British actor Colin Firth is to show off his softer side by playing beloved British children's character Paddington Bear in a new film. The King's Speech star will give voice to the cuddly character in a new movie based on the books by English author Michael Bond, about a bear from Peru who is adopted by a family who find him lost and alone at the London railway station which gave him his name.
Firth will reunite with his The Railway Man co-star Nicole Kidman, who plays the movie's villain, and Downton Abbey's Hugh Bonneville as head of the family which adopts Paddington.
He tells Britain's Daily Mail, "Paddington will be computer generated, and I will speak his lines with, I suspect, a slight Peruvian flavour. Every other character in the film will be real, live, human beings. But the idea is that Paddington will have something of me in his DNA because I'm going to do some sessions wearing one of those helmets with cameras to capture my face muscles, and all that data will somehow be incorporated into Paddington. Then they'll use motion- capture equipment on someone more bear-size than me to do all the full body, bear stuff."
Firth's co-star Kidman insists she was thrilled to have been offered the chance to make a film about the famous bear as she has been a fan of the stories since childhood, adding, "I just had to do the bear film. My agent called and said: 'We've got this offer from London for you to be in a film about a Paddington Bear.' And I said: 'You mean the Paddington Bear?' I was read the stories when I was little and I grew up with Paddington. I know all about his adventures and what mischief he got up to."
Filming will kick off in London in the autumn (13).
The movie star was sexually assaulted at gunpoint and beaten by an intruder at the shoe store she worked at before she found fame.
She opened up about her ordeal in 2009 after online comments about a gang rape victim in the U.S. left her feeling disgusted, and now she has waded into the furore surrounding the Umbrella hitmaker's latest promo.
In the video, Rihanna 'murders' her sex attacker, shooting him at a railway station before a series of flashback images show her grappling with him outside a nightclub as he tries to attack her.
Union insists the video hit home with her because she also tried to shoot her rapist, but missed.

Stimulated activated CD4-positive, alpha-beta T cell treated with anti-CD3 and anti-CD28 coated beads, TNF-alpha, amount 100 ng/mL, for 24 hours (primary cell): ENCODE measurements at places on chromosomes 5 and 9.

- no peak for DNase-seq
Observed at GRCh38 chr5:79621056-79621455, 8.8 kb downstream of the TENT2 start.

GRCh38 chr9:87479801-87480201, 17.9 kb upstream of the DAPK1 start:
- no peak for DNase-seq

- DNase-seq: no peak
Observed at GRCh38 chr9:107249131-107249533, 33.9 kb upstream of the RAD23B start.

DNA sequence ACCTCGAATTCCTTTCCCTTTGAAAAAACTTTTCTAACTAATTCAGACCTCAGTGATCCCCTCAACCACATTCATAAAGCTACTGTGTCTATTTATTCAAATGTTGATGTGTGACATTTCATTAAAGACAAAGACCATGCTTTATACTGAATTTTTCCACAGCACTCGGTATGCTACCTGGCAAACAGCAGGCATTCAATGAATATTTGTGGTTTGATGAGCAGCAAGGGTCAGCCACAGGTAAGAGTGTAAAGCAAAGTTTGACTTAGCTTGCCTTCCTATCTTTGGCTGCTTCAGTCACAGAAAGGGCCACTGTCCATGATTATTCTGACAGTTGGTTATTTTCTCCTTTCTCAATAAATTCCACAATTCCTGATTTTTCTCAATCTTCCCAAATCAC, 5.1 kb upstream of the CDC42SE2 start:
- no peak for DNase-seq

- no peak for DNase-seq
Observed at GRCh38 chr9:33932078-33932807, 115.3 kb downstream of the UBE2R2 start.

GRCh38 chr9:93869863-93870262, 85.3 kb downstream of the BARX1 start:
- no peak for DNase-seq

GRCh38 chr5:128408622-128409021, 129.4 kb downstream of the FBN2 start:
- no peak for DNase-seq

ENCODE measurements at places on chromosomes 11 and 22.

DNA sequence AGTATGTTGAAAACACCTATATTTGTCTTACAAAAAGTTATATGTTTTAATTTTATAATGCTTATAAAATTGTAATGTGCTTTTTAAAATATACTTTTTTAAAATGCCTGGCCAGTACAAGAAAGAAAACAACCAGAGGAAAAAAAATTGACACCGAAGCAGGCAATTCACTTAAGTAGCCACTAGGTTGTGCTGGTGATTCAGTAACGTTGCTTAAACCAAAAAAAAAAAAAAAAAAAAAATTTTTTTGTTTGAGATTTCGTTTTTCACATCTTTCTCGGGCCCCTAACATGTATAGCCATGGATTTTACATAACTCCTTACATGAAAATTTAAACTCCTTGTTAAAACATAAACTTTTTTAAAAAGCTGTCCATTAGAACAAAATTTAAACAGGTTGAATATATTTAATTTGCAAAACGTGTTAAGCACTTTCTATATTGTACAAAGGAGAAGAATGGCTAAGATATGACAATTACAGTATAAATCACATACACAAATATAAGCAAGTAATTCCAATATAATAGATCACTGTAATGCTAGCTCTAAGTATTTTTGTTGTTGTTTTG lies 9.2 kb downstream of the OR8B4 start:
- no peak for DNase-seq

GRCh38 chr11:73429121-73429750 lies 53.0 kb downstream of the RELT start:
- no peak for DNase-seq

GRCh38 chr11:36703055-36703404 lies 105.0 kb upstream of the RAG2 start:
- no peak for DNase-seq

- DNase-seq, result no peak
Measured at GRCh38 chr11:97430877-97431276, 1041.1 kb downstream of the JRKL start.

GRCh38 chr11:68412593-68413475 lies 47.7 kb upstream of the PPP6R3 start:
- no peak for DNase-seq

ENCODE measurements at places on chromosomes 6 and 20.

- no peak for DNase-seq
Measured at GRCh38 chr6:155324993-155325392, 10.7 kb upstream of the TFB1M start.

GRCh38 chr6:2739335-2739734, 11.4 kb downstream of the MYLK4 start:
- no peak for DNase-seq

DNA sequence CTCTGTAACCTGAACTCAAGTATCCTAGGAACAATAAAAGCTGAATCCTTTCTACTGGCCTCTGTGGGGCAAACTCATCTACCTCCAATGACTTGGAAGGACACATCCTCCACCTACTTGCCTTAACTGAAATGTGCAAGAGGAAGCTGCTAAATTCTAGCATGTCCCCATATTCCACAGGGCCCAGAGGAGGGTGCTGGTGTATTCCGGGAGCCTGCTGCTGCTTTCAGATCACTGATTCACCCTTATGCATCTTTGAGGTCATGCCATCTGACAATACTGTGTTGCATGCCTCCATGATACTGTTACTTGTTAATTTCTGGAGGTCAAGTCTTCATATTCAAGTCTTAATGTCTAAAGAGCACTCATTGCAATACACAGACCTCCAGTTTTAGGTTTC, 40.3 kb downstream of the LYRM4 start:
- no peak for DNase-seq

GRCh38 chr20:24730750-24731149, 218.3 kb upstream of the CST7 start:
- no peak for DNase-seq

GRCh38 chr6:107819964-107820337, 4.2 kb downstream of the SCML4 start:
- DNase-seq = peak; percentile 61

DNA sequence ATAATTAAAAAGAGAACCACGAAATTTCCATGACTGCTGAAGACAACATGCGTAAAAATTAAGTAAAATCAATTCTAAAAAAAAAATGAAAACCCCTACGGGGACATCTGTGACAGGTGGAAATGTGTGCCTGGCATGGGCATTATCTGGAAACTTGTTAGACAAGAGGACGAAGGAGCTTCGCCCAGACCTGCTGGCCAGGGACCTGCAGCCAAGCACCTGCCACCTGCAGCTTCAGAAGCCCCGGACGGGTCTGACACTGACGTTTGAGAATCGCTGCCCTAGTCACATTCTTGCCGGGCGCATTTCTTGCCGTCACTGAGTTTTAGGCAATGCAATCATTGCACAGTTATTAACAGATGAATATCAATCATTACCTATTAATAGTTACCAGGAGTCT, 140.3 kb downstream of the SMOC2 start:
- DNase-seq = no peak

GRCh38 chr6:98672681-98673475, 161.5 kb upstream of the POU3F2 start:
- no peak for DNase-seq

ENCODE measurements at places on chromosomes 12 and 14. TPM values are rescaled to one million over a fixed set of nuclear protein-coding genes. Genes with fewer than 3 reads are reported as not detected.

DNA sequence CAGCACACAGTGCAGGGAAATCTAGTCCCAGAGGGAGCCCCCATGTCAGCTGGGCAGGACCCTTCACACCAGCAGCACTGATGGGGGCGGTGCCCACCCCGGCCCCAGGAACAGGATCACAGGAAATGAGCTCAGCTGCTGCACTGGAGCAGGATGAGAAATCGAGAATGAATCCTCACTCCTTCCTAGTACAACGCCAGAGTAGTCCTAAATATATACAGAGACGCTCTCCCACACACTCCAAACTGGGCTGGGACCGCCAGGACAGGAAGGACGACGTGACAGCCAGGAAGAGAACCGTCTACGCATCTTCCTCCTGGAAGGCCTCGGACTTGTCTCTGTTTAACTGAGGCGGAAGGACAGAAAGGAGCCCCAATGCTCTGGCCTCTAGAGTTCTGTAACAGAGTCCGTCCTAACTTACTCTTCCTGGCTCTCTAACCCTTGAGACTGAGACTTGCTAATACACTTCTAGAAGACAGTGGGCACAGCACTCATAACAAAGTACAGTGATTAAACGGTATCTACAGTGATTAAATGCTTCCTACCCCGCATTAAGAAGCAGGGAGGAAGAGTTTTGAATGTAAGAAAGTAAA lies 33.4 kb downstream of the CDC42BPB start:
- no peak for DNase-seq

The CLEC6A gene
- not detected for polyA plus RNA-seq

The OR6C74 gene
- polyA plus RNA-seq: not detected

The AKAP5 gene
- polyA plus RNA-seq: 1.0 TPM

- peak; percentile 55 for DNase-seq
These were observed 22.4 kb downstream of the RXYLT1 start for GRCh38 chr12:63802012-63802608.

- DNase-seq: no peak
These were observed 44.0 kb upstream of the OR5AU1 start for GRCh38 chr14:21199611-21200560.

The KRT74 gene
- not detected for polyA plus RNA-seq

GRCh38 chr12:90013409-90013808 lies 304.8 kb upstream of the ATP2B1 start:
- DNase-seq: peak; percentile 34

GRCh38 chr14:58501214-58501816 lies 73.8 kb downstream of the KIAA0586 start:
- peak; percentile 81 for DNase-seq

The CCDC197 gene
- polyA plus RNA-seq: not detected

She admits she's glad she didn't injure her attacker - as it would have "added insult to injury".
In a post on her Twitter.com page, Union writes, "Saw Man Down by Rihanna. Every victim/survivor of rape is unique, including how they THINK they’d like justice to be handed out. During my rape I tried to shoot my rapist, but I missed.
"Over the years I realized that killing my rapist would’ve added insult to injury. The DESIRE to kill someone who abused/raped you is understandable, but unless it’s self defense in the moment to save your life, (it) just ADDS to your troubles.
"I repeat SELF DEFENSE to save yourself/protect yourself, I’m ALL for. Otherwise victim/survivor taking justice into your own hands with violence equals more trouble for you!!"
Union's rapist turned himself in to cops and he was sentenced to 33 years behind bars.
The former Baywatch star was set to leave Liverpool Lime Street railway station to travel to London after finishing her run in traditional festive pantomime Aladdin when an overzealous fan tried to board the same carriage.
British Transport Police officials were alerted and tried to convince the man to leave, but after the run-in turned nasty, cops were forced to use pepper spray to restrain the suspect.
Photographs of the incident show four officers carrying the suspect away from the train while a terrified Anderson looks on.
A spokesperson for British Transport Police said a 21-year-old was taken into custody "after an altercation took place in which a police officer was assaulted. The man became verbally abusive to rail staff (as) he was asked to produce a ticket. British Transport Police attend(ed) and the man became violent and assaulted an officer and was arrested. Officers were forced to use capture spray as the man resisted arrest."
A representative for the star wrote on Twitter.com, "Pamela Anderson is safe and sound on train back to the English capital - no problems with her safety due to excellent security personnel."
The star, who recently appeared on reality show I'm A Celebrity... Get Me Out Of Here!, was travelling late on Friday when a fellow passenger allegedly attempted to punch him.